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Ireland’s economy is heavily reliant on trade with the UK – the consequences of a Brexit could be ruinous

My Week: One estimate says a Brexit could see trade between the two countries reduced by 20 per cent or more

Chris Blackhurst
Saturday 13 February 2016 01:46 GMT
Shipping containers being unloaded at Dublin port in Ireland
Shipping containers being unloaded at Dublin port in Ireland (Bloomberg)

Monday breakfast found me in the luxury of the Goring Hotel, discussing the forthcoming Irish election. It was an event organised by Powerscourt, the City PR firm, and it was packed.

The audience was pretty much divided, between the Irish and English, with many of the latter having gone along to try and make sense of the convoluted nature of Irish politics. One of the key messages from the panel of experts was the damage that would be wreaked to the Irish economy should Britain leave the EU.

Britain is far and away Ireland’s biggest trading partner, accounting for 50 per cent of exports from the Republic. Ireland is virtually entirely dependent upon its larger neighbour for energy, importing 90 per cent of its oil and more than 90 per cent of its gas from the UK.

One estimate says a Brexit could see trade between the two countries reduced by 20 per cent or more, while trade barriers would jack up prices of Irish imports from the UK. The effect on the Republic could be devastating.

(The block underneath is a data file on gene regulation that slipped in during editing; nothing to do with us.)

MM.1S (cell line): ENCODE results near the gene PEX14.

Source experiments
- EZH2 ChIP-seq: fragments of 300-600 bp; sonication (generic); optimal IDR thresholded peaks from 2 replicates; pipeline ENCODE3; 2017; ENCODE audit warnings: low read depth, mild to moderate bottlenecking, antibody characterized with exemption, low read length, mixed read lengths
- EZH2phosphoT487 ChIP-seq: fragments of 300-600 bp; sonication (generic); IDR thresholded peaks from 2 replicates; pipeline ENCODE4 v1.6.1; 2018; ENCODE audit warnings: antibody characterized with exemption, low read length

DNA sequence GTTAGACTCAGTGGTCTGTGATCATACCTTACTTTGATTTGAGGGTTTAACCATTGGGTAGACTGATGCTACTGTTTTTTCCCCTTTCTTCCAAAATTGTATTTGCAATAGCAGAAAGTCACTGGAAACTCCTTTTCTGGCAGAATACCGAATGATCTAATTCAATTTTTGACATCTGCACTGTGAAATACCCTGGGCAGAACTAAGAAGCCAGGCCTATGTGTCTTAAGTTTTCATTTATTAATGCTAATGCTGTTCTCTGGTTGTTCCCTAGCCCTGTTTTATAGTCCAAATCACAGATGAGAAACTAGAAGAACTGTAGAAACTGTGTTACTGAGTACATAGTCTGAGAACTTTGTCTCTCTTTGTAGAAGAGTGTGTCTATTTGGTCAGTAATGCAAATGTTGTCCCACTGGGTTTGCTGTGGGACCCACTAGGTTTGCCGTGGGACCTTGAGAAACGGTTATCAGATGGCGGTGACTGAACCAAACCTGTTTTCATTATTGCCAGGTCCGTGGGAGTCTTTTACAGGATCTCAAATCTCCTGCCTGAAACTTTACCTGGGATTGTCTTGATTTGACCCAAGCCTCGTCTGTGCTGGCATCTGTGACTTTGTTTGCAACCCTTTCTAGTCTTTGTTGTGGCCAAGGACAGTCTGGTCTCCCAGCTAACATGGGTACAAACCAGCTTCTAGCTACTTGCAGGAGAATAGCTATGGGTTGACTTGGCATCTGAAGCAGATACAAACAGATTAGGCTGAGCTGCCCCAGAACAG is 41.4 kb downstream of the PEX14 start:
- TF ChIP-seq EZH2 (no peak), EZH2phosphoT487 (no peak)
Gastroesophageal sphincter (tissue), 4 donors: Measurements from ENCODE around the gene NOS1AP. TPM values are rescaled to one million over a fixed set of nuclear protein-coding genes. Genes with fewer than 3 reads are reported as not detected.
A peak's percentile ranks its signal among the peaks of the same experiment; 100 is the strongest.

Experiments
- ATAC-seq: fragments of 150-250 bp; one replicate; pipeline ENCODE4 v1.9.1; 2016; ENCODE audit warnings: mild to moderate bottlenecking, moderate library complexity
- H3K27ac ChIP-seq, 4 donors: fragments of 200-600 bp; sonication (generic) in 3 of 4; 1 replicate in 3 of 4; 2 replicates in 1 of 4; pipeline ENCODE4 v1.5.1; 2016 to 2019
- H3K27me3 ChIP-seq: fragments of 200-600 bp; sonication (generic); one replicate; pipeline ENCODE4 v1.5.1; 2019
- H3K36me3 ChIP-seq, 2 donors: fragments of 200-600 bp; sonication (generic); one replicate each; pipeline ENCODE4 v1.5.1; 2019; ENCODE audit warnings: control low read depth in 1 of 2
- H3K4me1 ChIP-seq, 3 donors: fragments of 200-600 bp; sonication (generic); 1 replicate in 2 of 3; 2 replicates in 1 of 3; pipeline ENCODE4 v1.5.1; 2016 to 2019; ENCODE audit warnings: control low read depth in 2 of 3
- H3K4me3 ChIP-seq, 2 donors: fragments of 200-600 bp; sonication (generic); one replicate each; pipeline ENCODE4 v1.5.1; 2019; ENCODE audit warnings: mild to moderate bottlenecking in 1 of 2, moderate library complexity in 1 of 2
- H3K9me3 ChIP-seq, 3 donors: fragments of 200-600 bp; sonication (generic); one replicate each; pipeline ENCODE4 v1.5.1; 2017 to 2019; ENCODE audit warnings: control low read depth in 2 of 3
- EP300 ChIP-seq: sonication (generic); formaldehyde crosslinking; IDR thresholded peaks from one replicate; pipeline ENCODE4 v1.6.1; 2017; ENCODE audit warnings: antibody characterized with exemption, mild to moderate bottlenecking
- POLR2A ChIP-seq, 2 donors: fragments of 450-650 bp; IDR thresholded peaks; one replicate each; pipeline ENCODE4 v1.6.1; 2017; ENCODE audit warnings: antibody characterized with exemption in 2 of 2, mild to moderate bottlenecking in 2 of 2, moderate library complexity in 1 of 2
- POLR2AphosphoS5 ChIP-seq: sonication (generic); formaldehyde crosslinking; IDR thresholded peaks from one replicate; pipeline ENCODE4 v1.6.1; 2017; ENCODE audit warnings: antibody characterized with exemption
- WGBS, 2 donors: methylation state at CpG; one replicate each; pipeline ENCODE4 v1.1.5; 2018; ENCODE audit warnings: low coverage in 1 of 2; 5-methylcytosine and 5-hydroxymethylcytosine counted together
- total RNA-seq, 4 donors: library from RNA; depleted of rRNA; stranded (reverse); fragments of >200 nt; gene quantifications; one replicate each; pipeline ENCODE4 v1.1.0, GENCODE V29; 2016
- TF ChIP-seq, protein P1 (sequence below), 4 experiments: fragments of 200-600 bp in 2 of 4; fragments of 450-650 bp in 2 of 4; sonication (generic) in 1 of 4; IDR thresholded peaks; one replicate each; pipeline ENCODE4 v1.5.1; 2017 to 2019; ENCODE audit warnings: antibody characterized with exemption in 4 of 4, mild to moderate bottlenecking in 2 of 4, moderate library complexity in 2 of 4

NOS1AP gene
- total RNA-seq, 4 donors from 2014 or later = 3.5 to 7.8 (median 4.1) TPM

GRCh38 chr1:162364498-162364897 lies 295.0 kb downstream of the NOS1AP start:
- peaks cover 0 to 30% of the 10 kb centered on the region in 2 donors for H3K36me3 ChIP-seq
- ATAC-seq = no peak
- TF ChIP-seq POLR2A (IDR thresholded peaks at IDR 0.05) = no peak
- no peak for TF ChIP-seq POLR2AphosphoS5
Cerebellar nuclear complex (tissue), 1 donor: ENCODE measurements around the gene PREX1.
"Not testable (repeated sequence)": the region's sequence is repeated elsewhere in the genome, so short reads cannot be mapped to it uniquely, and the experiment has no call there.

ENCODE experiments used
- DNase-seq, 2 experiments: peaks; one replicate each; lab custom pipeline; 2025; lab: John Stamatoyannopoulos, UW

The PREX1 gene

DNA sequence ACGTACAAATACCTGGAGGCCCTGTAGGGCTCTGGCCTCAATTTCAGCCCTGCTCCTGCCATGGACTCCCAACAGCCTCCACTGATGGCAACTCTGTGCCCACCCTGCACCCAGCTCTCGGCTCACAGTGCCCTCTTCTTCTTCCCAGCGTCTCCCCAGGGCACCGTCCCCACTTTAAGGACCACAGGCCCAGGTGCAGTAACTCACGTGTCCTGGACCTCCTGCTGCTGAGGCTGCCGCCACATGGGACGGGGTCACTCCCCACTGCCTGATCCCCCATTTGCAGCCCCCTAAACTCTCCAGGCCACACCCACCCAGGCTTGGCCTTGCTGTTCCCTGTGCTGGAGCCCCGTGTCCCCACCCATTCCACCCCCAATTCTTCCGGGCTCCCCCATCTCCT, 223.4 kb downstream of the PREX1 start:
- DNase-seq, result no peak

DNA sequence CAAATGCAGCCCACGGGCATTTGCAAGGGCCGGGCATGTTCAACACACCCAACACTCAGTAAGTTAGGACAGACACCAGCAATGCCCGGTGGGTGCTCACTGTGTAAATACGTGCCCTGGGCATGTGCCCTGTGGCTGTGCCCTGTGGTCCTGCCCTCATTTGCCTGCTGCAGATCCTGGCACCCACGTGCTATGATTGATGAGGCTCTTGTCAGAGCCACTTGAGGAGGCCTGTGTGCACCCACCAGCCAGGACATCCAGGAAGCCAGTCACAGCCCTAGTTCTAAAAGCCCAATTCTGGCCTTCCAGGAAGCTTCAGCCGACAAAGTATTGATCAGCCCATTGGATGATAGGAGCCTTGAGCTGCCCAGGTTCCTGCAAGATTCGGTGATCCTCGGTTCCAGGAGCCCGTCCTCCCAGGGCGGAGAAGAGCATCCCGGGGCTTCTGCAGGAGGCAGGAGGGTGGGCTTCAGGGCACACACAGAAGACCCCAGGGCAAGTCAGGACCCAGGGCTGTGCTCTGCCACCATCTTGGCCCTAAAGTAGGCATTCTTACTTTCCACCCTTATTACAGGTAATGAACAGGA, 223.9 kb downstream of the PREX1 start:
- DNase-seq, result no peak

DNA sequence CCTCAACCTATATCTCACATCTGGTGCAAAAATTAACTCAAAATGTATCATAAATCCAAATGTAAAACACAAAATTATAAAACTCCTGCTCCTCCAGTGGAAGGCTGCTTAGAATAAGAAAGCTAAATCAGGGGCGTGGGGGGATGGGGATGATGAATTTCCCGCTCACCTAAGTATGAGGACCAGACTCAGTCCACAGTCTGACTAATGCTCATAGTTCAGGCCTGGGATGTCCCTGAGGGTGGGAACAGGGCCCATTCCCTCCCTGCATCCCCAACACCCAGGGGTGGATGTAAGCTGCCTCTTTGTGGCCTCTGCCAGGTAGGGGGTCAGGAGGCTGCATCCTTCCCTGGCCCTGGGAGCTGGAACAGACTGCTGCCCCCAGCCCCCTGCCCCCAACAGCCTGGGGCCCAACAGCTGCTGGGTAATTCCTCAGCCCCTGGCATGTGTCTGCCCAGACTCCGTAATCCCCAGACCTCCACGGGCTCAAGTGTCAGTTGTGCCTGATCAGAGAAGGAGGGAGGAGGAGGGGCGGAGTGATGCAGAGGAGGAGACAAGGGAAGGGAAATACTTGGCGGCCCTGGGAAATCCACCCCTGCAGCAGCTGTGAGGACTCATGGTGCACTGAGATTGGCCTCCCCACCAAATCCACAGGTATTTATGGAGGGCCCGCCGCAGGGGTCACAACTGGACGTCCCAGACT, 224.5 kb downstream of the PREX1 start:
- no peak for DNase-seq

Whoever becomes mayor must speed up public projects

A gathering of a very different sort in very different surroundings was the London Tech Debate on Tuesday. Part of the Mayoral hustings it was held in Here East, a huge digital workspace being created out of what was the press centre for the 2012 Olympics.

Listening to the mayoral candidates setting out their vision for London’s tech economy, in gleaming, brand new, state-of-the-art surroundings had a futuristic sense. The London we’ve been used to felt old, distant and no longer fit for purpose.

The debate was hosted by Tech London Advocates, the group that is lobbying hard for the capital to match and even surpass the world’s other digital centres. Seven Hills, the campaigning PR firm that also majors on making Britain more amenable to enterprise and start-ups, was also closely involved.

 The two standout candidates in terms of polish were Zac Goldsmith and Sadiq Khan. 
 (Dan Kitwood/Getty Images)

The result was an impassioned session attended by 800 people (on a Tuesday afternoon, deep in London’s East End in hurricane-like conditions).

The two standout candidates in terms of polish were Zac Goldsmith and Sadiq Khan. The Tory and Labour representatives had an authority the others lacked – possibly because they’re more likely to get elected and therefore have extra credibility.

Honestly, there was little to choose between them – even though physically and in appearance and delivery they’re far apart. But while there was no doubting Khan’s passion for the subject, I found myself thinking which of them could I see selling London in the powerhouses of Asia and the US, which one of them would attract overseas investors? For that alone, I gave it to Zac – he seemed more statesmanlike, more able to connect central government, the City and foreign companies with the mayoralty.